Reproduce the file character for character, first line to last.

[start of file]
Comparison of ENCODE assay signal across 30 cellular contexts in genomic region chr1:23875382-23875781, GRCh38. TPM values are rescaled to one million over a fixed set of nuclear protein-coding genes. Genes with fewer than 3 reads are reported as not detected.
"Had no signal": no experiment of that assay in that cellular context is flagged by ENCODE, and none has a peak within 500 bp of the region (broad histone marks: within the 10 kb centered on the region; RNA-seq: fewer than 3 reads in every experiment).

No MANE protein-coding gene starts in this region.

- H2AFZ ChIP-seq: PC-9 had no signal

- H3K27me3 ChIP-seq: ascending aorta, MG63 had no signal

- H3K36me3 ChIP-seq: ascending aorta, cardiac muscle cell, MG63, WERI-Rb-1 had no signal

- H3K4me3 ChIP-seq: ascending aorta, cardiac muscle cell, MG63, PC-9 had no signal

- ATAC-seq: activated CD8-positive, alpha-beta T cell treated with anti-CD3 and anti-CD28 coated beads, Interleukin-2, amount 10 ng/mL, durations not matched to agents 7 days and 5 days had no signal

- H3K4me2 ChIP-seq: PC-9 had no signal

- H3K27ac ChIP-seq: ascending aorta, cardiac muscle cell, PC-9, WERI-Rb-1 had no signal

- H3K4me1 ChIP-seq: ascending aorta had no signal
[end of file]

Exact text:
Comparison of ENCODE assay signal across 30 cellular contexts in genomic region chr1:23875382-23875781, GRCh38. TPM values are rescaled to one million over a fixed set of nuclear protein-coding genes. Genes with fewer than 3 reads are reported as not detected.
"Had no signal": no experiment of that assay in that cellular context is flagged by ENCODE, and none has a peak within 500 bp of the region (broad histone marks: within the 10 kb centered on the region; RNA-seq: fewer than 3 reads in every experiment).

No MANE protein-coding gene starts in this region.

- H2AFZ ChIP-seq: PC-9 had no signal

- H3K27me3 ChIP-seq: ascending aorta, MG63 had no signal

- H3K36me3 ChIP-seq: ascending aorta, cardiac muscle cell, MG63, WERI-Rb-1 had no signal

- H3K4me3 ChIP-seq: ascending aorta, cardiac muscle cell, MG63, PC-9 had no signal

- ATAC-seq: activated CD8-positive, alpha-beta T cell treated with anti-CD3 and anti-CD28 coated beads, Interleukin-2, amount 10 ng/mL, durations not matched to agents 7 days and 5 days had no signal

- H3K4me2 ChIP-seq: PC-9 had no signal

- H3K27ac ChIP-seq: ascending aorta, cardiac muscle cell, PC-9, WERI-Rb-1 had no signal

- H3K4me1 ChIP-seq: ascending aorta had no signal